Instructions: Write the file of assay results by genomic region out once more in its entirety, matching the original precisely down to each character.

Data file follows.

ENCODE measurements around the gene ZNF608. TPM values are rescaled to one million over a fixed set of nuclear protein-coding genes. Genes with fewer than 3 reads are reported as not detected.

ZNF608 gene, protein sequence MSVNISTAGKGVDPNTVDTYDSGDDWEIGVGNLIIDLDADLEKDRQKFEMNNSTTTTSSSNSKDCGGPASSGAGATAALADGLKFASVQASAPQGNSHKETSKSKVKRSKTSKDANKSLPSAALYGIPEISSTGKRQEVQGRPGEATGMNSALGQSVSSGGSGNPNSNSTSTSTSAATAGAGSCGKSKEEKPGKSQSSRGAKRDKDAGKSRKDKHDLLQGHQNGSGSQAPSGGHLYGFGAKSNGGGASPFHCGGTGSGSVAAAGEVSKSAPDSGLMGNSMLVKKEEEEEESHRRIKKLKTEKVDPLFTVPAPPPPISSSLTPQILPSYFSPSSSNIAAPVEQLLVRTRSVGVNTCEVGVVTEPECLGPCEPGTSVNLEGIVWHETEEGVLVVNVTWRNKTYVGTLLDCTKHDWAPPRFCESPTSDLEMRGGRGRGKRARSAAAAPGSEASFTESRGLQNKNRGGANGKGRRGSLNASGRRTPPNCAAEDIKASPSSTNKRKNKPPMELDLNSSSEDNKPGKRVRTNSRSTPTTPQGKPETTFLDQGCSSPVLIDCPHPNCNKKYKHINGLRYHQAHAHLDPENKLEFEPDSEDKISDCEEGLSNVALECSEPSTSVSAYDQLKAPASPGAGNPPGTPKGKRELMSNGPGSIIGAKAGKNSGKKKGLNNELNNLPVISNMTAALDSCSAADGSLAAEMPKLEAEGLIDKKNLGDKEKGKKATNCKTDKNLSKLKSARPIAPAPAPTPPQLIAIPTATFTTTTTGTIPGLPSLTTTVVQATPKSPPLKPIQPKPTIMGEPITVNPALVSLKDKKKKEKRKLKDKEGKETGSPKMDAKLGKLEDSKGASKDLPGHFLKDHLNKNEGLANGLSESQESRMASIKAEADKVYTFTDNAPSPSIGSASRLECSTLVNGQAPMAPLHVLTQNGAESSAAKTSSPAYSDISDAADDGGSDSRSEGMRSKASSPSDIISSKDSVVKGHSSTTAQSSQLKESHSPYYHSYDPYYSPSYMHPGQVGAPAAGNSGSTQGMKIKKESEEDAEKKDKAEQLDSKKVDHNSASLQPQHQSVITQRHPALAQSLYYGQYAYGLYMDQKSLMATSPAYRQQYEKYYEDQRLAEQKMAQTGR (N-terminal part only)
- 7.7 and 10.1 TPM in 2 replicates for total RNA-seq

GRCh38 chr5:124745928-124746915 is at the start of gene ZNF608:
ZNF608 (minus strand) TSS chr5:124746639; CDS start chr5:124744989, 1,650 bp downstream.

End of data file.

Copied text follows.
ENCODE measurements around the gene ZNF608. TPM values are rescaled to one million over a fixed set of nuclear protein-coding genes. Genes with fewer than 3 reads are reported as not detected.

ZNF608 gene, protein sequence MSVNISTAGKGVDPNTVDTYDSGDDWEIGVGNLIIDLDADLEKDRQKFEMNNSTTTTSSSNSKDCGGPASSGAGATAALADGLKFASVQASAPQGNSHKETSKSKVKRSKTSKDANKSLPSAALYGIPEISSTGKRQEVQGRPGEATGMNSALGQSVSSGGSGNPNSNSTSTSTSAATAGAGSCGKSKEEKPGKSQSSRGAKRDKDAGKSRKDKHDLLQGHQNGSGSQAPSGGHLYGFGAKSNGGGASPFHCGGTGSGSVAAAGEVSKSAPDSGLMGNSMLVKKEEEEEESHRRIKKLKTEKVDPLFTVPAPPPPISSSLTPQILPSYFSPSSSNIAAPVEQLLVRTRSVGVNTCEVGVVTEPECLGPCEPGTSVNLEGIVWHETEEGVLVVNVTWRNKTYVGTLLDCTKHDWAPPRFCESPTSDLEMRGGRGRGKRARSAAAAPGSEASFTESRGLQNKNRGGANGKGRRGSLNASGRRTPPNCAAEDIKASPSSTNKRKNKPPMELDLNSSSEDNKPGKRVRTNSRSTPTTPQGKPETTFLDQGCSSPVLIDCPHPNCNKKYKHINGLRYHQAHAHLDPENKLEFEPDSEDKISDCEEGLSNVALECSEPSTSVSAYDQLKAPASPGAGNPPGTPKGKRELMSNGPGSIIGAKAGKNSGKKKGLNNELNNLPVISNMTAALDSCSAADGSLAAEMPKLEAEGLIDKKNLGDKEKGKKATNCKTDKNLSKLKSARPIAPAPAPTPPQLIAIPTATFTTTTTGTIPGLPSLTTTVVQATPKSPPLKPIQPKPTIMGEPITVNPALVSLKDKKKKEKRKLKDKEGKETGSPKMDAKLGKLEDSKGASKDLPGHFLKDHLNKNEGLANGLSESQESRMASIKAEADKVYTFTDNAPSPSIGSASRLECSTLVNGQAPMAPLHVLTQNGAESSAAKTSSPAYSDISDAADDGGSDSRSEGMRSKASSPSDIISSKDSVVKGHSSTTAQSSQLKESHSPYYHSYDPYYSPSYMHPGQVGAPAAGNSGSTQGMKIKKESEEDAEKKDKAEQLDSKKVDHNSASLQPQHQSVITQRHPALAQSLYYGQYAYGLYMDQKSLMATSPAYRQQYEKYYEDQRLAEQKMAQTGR (N-terminal part only)
- 7.7 and 10.1 TPM in 2 replicates for total RNA-seq

GRCh38 chr5:124745928-124746915 is at the start of gene ZNF608:
ZNF608 (minus strand) TSS chr5:124746639; CDS start chr5:124744989, 1,650 bp downstream.